Urquidy would rebound to get the next two batters on strikeouts, but at 90 pitches and with a left-handed hitter up next, Dusty Baker would bring in lefty Brooks Raley to try and get out of the inning with the one-run lead intact. Raley would do his job, putting Uruidy's line final: 5.2 IP, 5 H, 2 ER, 2 BB, 7 K, 90 P.

Teams trade two-run seventh innings

The young bats for Houston struck again in the top of the seventh, with Jones and De Goti leading it off with back-to-back singles before Jason Castro would load the bases with a walk. With two outs, Aledmys Diaz would push the lead back to three with a two-RBI single, making it 5-2.

With Raley out after facing his one batter, next out of Houston's bullpen was Bryan Abreu to help maintain Houston's lead. Instead, he would give up two runs on two hits and a walk while getting just two outs before Baker moved on to Blake Taylor, who would get the last out of the seventh with Houston hanging on to a one-run lead at 5-4.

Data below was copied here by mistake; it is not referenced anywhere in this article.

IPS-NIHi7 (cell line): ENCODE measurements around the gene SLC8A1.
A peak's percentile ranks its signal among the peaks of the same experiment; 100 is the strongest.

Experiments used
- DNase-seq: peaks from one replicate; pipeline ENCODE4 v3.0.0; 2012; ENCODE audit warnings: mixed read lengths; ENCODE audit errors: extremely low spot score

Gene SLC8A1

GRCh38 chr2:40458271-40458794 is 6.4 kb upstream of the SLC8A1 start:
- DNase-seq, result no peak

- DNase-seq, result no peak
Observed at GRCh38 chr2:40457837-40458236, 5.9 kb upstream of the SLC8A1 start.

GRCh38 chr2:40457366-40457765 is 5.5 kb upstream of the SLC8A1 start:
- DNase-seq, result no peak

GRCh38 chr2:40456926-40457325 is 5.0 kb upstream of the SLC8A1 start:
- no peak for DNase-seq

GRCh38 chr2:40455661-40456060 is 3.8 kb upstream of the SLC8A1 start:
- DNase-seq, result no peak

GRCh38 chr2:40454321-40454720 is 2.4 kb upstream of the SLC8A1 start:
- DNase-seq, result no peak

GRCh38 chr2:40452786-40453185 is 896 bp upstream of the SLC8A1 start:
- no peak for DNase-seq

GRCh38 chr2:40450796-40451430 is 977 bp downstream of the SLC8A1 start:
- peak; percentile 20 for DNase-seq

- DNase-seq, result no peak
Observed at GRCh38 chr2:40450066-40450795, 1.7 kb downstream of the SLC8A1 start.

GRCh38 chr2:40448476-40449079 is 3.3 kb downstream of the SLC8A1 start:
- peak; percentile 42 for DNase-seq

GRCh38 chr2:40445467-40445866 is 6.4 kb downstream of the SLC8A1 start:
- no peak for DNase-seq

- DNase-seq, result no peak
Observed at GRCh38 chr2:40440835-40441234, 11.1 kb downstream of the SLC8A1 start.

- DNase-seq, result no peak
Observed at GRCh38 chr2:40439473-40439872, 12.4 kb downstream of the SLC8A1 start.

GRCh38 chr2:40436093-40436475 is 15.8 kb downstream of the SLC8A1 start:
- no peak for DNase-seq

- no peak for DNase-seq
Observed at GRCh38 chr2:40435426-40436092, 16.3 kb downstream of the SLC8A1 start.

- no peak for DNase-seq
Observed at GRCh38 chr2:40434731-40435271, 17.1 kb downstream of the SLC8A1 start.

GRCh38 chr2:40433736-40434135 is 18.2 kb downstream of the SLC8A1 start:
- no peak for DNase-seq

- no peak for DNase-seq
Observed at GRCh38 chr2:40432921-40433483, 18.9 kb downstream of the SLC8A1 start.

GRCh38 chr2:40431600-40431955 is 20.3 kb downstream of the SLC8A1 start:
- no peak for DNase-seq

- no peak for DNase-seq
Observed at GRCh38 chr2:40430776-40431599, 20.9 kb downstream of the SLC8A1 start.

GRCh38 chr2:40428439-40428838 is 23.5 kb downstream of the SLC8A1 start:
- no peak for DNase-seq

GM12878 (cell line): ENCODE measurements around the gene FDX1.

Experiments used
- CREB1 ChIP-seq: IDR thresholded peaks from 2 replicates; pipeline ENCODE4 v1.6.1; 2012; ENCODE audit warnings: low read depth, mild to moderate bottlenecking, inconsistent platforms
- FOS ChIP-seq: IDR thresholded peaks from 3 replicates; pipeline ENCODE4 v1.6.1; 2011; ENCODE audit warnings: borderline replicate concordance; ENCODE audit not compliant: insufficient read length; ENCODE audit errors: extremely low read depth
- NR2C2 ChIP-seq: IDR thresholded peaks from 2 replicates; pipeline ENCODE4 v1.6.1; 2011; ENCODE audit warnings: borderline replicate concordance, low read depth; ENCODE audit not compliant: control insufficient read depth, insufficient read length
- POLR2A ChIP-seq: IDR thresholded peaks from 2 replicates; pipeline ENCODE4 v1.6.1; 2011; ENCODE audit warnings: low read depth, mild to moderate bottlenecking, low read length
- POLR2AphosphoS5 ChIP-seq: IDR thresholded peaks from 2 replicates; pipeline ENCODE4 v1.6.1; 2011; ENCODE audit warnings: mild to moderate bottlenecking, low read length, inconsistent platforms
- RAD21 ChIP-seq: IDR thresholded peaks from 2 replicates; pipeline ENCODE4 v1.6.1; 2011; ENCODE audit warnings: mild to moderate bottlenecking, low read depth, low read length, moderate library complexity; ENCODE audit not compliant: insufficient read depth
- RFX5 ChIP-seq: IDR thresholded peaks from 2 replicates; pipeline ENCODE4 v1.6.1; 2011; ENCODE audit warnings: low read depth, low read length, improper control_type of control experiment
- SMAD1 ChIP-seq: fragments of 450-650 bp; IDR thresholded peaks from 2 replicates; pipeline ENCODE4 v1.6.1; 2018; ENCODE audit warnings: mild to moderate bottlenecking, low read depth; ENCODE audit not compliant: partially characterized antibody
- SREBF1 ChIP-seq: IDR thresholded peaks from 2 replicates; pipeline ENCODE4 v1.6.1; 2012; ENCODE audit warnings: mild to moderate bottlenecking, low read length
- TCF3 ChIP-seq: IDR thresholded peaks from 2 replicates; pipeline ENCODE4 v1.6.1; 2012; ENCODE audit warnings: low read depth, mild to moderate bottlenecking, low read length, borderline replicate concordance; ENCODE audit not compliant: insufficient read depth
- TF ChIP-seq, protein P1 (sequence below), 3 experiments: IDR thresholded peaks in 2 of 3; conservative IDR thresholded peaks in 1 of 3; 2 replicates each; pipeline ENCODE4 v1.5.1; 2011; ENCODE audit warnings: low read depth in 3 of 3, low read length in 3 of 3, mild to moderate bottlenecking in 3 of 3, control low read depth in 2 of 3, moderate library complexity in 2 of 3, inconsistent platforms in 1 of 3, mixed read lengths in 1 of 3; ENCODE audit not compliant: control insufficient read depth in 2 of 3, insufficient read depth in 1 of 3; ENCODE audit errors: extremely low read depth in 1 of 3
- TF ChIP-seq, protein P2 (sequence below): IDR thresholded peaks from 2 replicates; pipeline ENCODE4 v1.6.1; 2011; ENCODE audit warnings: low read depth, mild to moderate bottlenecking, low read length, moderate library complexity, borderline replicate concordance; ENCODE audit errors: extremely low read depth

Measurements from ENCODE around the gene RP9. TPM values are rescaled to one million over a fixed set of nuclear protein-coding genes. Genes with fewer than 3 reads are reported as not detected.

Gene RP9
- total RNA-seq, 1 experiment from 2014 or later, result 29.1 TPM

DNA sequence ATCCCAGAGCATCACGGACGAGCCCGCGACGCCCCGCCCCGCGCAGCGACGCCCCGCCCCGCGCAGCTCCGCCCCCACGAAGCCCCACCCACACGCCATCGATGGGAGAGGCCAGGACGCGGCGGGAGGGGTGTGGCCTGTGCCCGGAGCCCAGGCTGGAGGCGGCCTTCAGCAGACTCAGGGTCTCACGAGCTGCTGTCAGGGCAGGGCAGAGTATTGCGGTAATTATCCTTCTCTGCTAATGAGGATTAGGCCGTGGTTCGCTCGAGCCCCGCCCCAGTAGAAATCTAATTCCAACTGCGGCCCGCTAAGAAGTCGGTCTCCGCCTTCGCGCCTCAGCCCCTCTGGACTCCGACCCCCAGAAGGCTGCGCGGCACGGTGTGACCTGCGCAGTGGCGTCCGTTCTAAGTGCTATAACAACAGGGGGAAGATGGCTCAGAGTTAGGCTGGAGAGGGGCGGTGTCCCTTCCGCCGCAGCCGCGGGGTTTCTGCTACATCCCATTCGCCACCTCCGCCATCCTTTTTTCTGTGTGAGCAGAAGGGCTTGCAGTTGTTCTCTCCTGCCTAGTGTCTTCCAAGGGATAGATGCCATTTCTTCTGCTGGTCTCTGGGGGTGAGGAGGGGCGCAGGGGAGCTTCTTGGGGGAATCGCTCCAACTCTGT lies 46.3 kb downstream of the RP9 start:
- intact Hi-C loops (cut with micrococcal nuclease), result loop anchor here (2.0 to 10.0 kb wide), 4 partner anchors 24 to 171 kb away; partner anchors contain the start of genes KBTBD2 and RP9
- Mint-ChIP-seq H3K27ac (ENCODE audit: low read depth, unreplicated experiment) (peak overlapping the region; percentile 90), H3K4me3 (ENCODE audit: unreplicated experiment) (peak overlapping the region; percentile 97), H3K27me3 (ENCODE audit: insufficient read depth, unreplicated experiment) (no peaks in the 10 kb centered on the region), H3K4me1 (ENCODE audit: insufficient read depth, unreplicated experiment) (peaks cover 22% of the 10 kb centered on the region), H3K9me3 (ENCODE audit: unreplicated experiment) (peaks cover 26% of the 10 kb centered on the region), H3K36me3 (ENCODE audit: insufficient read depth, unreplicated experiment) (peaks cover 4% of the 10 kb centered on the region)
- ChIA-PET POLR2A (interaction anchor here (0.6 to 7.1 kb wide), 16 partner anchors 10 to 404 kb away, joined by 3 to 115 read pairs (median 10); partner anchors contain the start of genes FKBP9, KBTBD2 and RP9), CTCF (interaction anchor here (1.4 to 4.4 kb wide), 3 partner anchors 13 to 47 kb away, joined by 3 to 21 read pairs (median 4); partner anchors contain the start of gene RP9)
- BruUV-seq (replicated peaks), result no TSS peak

Mariners get the walk-off win

Taylor remained in the game in the bottom of the eighth, and after getting an out, would allow a game-tying solo home run to Evan White before injuring himself trying to field an infield single. Ryne Stanek entered and finished off the eighth, sending the tie game to the ninth.

After Houston came up empty in the top half, Stanek remained in the game in the bottom of the ninth, attempting to force extras. Back-to-back walks ended Stanek's night, with the Astros hoping Ryan Pressly could bail them out. He couldn't, though, giving up the walk-off hit as the Mariners would take the opener, 6-5.

Up Next: Game two of this three-game set will start an hour earlier on Saturday, with first pitch at 8:10 PM Central. Zack Greinke (1-1, 4.08 ERA) will try to rebound from a poor start his last time out for the Astros, while the Mariners will hand the ball to Chris Flexen (1-0, 4.50 ERA).